New NIH study shows nearly 50 million U.S. adults experience chronic pain or severe pain

Nearly 50 million American adults have significant chronic pain or severe pain, according to a new study prepared by National Institutes of Health's National Center for Complementary and Integrative Health (NCCIH), which appears this month in The Journal of Pain,, published by the American Pain Society,

Based on data from the 2012 National Health Interview Survey (NHIS), the study estimates that within a previous three-month period, 25 million U.S. adults had daily chronic pain, and 23 million more reported severe pain. Those with serious pain need and use more health care services and suffer greater disability then persons with less severe pain.

The annual NHIS study is conducted by the U.S. Centers for Disease Control and Prevention (CDC) and surveys tens of thousands of Americans about their overall health and illnesses. The 2012 NHIS studied asked participants about the frequency and intensity of pain experienced in the last 3 months.

The findings also showed that half of individuals with the most severe pain still rated their overall health as good or better, and there were associations between pain severity and race, ethnicity, language preference, gender, and age. Women, older individuals, and non-Hispanics were more likely to report any pain, but Asians less likely. Also, the study showed the impact of gender on pain is influenced by race and ethnicity.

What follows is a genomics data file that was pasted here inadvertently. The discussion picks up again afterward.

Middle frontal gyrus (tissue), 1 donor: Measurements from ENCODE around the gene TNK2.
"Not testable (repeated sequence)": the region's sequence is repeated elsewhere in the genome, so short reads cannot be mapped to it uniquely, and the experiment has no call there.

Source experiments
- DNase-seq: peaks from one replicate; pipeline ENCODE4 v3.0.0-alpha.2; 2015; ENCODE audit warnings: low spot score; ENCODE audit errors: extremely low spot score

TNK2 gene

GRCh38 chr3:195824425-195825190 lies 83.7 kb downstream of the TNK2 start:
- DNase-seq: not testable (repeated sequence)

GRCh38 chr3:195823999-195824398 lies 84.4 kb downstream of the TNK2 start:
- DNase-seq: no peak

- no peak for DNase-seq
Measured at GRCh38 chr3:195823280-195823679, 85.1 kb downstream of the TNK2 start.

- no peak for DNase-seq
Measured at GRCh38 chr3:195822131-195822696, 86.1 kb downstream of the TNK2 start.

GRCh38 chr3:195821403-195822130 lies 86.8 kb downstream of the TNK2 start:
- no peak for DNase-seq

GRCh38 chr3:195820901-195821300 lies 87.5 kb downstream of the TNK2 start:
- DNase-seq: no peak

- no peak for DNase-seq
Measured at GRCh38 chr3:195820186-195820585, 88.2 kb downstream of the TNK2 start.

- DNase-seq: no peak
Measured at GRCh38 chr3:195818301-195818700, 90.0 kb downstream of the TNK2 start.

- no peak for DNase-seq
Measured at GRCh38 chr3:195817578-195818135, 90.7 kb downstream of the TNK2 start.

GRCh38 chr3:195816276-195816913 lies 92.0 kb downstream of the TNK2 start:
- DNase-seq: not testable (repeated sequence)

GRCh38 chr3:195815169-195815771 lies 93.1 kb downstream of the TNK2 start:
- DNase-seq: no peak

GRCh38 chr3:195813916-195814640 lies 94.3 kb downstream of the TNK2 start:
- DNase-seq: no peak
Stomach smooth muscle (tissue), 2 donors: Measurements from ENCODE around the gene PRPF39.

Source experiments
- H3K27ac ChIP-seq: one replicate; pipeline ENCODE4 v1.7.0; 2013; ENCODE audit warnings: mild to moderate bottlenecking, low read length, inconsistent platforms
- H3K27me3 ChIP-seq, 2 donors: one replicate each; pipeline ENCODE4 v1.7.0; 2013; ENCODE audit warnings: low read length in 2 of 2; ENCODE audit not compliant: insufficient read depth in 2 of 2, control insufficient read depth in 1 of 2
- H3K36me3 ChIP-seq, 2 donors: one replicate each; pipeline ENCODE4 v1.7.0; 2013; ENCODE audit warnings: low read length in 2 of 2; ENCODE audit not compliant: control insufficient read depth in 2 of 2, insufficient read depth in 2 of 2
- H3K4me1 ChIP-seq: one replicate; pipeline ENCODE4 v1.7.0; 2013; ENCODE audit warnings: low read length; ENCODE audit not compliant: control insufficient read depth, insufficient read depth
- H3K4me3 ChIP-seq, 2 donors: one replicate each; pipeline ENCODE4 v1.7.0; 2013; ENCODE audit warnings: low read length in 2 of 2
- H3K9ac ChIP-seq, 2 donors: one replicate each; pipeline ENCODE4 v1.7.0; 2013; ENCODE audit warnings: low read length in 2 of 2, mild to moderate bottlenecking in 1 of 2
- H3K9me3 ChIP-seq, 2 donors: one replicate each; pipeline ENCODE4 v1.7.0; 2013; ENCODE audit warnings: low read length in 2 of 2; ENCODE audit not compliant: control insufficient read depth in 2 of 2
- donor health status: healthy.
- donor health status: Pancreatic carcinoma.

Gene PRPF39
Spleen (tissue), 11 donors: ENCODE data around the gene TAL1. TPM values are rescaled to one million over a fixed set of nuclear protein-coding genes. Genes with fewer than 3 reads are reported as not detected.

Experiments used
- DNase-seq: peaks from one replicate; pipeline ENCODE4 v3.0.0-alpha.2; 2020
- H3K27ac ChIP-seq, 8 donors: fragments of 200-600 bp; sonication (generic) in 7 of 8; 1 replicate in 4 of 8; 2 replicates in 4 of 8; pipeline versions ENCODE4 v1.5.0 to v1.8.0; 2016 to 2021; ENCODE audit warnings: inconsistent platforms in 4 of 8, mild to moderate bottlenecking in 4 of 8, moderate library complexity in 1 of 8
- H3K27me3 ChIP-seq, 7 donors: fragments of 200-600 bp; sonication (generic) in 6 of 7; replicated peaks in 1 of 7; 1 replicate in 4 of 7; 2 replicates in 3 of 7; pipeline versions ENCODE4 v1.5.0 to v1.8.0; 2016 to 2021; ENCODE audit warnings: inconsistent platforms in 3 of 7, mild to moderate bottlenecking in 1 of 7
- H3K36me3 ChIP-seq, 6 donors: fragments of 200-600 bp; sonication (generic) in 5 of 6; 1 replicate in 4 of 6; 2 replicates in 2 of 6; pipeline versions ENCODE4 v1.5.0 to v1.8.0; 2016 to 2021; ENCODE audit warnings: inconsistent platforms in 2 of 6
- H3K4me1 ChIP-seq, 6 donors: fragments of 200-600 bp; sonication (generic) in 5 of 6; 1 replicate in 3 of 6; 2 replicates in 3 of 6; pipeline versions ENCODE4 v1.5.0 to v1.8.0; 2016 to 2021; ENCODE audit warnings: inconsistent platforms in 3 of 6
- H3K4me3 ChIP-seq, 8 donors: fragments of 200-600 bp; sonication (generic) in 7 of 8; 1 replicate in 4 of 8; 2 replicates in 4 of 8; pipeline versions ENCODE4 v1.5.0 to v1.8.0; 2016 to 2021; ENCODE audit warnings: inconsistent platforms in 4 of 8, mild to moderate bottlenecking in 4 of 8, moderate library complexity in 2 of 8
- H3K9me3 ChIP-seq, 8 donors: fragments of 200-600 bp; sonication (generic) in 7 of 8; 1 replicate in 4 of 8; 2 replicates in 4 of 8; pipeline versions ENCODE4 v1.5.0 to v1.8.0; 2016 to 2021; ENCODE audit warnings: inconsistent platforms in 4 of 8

In an NIH news release, Richard L. Nahin, Ph.D., M.P.H., lead epidemiologist for NCCIH and author of the analysis said: "This report begins to answer calls for better national data on the nature and extent of the pain problem. The experience of pain is

subjective. It's not surprising then that the data show varied responses to pain even in those with similar levels of pain. Continuing analyses of these data may help identify subpopulations that would benefit from additional pain treatment options."

Publication of the NIH study follows the recent "Pain Research Agenda for the 21st Century," published in December in The Journal of Pain, in which The American Pain Society identifies promising but underfunded approaches to develop new treatments and to help make currently used pain medications safer and more effective. However, APS believes breakthrough new treatments will not become available unless more resources are devoted to pain research. Its Pain Research Agenda states: "The most direct path to achieving dramatic advances in pain treatment is through substantially increased investment in pain research and education, which would enable the pursuit of an aggressive translational pain-research agenda."


American Pain Society


  1. david becker david becker United States says:

    NIH and DHHS has been moving at a snails pace to address the problems in pain care. There is a great lack of leadership at DHHS when it comes to chronic pain- thats why the prevalence and costs are rising. When NIH did their National Pain Strategy- 5 years after Congress called for improvements in pain care- no price tag was attached to the plan nor any implementation strategies- needless to say NIH is in no rush to do what is right to address the problems in pain care.

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